Texas GOP lawmaker eyes amendment “to protect the school scenario.”
By WILL WEISSERT
AUSTIN — The path for Texas to enact its version of a North Carolina-style bathroom bill is poised to get far tougher after the Republican-controlled state House ran out the clock Thursday on a key midnight bill deadline.
A proposal mandating transgender people to use public restrooms according to their birth certificate gender sailed through the Texas Senate weeks ago, but a similar measure that bans schools and local communities from passing ordinances to protect LGBT rights in bathrooms has been bottled up in the House. That’s despite Republican Gov. Greg Abbott urging fellow members of his party to support it and even calling pastors at top evangelical churches around the state to increase public pressure.
Outnumbered House Democrats have been using tactics to delay a vote on this and other hot-button issues since late last week. House Speaker Joe Straus, a San Antonio Republican who sees the bill as bad for business, hasn’t intervened.
Bills not approved by midnight aren’t dead, but need some maneuvering to live on.
Top firms and lobbyists have opposed the bathroom bill. Many Hollywood actors and music stars have suggested state boycotts, and the NFL and NBA have warned about canceling future Texas events if it passes.
State Rep. Ron Simmons, who has been the issue’s top House champion, said supporters will now look to attach public bathroom restrictions for schools onto education legislation—even if wider bans fizzle.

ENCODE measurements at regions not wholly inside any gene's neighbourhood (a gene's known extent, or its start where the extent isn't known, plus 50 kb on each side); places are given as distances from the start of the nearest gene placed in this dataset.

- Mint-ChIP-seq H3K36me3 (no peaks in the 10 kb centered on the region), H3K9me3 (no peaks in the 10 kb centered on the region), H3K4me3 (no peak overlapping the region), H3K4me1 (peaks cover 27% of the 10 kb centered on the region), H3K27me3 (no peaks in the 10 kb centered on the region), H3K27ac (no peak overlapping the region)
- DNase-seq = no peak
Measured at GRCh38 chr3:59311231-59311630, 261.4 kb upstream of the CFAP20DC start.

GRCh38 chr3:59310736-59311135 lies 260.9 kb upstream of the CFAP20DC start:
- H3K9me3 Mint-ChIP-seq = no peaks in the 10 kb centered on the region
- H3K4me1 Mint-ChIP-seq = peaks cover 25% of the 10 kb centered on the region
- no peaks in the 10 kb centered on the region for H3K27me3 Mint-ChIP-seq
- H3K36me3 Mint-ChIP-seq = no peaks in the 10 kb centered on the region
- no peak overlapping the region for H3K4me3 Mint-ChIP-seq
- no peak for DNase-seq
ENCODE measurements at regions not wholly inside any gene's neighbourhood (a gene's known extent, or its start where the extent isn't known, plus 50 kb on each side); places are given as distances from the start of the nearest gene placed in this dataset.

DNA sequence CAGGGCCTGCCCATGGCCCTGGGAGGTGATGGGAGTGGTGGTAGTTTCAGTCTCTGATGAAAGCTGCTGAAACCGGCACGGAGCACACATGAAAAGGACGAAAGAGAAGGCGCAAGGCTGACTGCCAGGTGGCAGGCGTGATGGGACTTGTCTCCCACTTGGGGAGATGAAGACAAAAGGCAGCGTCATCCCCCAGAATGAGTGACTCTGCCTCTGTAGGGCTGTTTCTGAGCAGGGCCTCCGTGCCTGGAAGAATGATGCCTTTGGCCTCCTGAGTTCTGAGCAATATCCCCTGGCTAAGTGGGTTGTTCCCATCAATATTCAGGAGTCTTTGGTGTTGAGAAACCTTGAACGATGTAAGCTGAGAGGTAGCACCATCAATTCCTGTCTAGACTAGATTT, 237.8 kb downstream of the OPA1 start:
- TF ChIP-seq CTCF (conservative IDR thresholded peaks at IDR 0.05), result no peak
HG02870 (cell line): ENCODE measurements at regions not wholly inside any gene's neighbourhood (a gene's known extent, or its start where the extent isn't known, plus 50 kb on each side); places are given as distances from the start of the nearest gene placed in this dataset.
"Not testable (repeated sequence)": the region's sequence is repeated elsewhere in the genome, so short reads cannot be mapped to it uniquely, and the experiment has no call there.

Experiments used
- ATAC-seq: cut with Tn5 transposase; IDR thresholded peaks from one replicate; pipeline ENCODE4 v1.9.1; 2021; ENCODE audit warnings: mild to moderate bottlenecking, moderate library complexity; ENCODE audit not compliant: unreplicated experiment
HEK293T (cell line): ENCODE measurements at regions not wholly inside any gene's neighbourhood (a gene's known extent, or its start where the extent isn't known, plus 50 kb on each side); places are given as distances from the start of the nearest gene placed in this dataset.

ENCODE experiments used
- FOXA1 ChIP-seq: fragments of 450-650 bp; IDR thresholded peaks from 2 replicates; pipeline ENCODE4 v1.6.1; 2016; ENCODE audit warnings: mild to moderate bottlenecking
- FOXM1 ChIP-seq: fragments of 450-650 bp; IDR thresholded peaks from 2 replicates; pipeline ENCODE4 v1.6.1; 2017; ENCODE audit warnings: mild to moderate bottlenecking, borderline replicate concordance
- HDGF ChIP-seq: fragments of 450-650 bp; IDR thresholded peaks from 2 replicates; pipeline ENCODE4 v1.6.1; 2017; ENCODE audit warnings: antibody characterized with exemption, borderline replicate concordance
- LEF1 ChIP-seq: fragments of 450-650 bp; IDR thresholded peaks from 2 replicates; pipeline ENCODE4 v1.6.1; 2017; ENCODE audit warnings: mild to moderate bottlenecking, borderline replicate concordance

“I think the likelihood of something getting passed this session as it relates to schools is pretty good,” said Simmons, a Republican from Carrollton in suburban Dallas. “We’re looking for opportunities to amend to other bills that would allow us to be able to protect the school scenario, which is where our number one concern is.”
Texas’ legislative session ends May 29, so while there is still time, it’s beginning to run short. Efforts to save the bathroom bill will have to compete with other conservative priorities that have bogged down, including efforts to further restrict abortion in the nation’s second-largest state.
Top Republicans vowed to hit back at the U.S. Supreme Court, which last summer struck down most of Texas’ tough 2013 abortion law, which caused about 20 clinics around the state to close. As stalling tactics became more widespread, a series of Republics took to the floor to lament “pro-life bills dying.”
One abortion bill that did get approved Thursday requires medical clinics to offer quick, detailed reports of any complications from abortions, and have Texas’ health department produce an annual report compiling that data. Another removes ectopic pregnancy surgery from the state definition of abortion. Ectopic pregnancies occur when an egg is fertilized but attaches itself somewhere other than a woman’s uterus. Such cases require tissue removal via surgery. Neither of those bills has been lauded by anti-abortion activists as major wins.
Democrats delayed other hot-button bills with lengthy debates on noncontroversial issues. The slow pace kept tensions on the House floor relatively low and there were few protests in or around the state Capitol, where groups both supporting abortion rights and opposing the procedure have staged small demonstrations throughout the session.
“It’s no secret the legislative process in Texas is designed to kill more bills than pass bills and that’s why these deadlines are in place,” said Rep. Chris Turner, of Grand Prairie, who heads the House Democratic Caucus.
Asked about legislation surviving in different forms he said, “We’re always on the lookout for any amendments that are harmful to the state and the so-called bathroom issue is certainly near the top of that list.”